The critic Susan Sontag wrote that "to collect photographs is to
collect the world." How should we collect these photographs when so
much of what we experience in the media today documents conflict and
war? What is our responsibility as students and citizens to these
images? What is the responsibility of the artist, journalist, art
historian, or curator? How are we implicated by events we have not
experienced and by the pain of others?
This course will explore the power of images to shape and aestheticize
the viewer's experience of history. We will trace the production and
circulation of these images, through a variety of readings situated at
the intersection of visual culture and representations of conflict.
Students will be introduced to war photography and the ethics of
representation through the work of artists such as Robert Capa,
Matthew Brady, Margaret Bourke-White, Walker Evans, and Kevin Carter.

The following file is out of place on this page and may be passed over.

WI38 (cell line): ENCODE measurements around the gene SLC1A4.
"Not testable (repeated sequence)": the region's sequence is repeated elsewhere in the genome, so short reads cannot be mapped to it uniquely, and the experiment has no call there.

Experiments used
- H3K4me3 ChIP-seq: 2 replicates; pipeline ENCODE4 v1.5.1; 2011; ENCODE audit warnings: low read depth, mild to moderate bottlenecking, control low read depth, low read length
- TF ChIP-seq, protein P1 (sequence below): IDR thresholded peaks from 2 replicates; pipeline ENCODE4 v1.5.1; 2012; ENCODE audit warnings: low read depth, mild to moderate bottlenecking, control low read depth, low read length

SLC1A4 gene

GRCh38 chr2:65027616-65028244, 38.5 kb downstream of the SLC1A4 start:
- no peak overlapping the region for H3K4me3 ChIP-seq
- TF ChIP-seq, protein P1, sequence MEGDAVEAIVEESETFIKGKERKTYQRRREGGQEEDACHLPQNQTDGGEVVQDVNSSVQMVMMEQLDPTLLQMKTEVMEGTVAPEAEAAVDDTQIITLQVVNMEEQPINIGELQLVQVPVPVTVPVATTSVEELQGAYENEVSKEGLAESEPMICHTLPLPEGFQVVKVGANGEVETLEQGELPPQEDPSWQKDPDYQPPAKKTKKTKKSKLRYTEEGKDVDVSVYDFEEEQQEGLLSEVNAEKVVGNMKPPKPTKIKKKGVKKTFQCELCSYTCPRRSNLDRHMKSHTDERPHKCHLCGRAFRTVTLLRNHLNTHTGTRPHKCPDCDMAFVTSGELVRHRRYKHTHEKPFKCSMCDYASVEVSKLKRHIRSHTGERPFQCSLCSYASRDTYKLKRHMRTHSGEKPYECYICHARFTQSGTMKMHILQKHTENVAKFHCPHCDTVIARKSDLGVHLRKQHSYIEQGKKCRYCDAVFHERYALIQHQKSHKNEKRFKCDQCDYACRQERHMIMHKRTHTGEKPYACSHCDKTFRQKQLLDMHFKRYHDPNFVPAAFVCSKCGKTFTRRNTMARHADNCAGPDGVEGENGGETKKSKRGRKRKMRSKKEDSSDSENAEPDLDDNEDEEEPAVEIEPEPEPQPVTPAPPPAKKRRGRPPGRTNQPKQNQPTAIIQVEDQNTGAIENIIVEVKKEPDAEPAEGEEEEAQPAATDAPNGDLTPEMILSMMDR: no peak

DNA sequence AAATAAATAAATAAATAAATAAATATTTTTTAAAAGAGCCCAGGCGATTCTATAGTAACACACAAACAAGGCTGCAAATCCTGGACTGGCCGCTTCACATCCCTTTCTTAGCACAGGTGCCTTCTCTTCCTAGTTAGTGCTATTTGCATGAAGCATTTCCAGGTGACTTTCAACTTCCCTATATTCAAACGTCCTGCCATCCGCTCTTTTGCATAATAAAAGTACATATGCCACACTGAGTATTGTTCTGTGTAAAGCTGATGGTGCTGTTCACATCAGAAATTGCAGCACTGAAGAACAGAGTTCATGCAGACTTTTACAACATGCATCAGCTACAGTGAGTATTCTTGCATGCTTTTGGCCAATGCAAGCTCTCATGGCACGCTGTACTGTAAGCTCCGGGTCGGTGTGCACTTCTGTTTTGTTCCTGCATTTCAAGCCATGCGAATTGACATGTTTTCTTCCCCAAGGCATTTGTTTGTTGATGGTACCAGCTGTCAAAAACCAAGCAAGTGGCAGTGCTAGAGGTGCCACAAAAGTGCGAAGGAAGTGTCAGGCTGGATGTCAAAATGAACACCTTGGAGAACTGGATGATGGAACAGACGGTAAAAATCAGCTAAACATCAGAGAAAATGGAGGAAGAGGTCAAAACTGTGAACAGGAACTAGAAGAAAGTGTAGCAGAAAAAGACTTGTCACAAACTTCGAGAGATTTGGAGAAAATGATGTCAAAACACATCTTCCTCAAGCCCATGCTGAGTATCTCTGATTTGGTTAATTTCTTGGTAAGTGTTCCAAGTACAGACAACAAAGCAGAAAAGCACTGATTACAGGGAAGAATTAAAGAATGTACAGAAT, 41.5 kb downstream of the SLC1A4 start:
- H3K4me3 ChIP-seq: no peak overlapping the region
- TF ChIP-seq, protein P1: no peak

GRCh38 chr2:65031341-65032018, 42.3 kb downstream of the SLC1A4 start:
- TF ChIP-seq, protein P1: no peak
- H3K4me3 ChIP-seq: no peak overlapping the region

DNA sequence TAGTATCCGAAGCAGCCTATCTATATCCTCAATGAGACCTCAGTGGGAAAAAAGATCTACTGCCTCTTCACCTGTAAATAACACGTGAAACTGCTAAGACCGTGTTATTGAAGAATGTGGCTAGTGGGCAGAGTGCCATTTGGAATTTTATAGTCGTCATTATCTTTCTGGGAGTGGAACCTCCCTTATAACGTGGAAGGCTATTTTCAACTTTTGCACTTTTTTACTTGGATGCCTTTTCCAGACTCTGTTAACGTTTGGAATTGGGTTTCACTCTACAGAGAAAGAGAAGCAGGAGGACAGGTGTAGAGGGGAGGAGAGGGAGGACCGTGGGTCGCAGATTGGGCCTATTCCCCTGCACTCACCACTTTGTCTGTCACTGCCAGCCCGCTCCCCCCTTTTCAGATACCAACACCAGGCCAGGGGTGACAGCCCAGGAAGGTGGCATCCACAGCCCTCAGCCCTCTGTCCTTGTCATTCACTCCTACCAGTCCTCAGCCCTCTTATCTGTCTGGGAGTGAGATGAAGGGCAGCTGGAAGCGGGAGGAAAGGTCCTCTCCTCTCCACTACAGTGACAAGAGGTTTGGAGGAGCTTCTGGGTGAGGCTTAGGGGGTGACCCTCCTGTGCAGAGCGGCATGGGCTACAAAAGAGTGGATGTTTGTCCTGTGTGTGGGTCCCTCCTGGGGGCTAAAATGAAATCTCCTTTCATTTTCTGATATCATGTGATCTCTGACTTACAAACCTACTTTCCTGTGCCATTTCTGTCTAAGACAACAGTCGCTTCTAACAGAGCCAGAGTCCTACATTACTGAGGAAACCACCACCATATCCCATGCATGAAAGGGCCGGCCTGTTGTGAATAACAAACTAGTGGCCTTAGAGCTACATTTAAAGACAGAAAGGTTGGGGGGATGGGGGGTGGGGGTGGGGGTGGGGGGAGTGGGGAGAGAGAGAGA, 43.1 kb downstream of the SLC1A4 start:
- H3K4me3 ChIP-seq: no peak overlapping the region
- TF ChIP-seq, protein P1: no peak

We will also discuss artistic representations of conflict prior to the
advent of photography, in the work of artists from classical antiquity
to the mid-nineteenth century.
The course will culminate in a final project about the Nepali civil
war (1996-2006). Students will have the opportunity to learn about
the impact of the war on the people of Nepal, and how individuals
throughout the country have come together to create a public archive
of the war. Students will curate their own collection of these images
and then develop a teaching guide in partnership with collaborators in
Nepal and Slought Foundation, a cultural organization on campus. In
addition to weekly readings and responses, students will also be
expected to attend a series of associated events on the topic of
violence at the Penn Humanities Forum during the semester.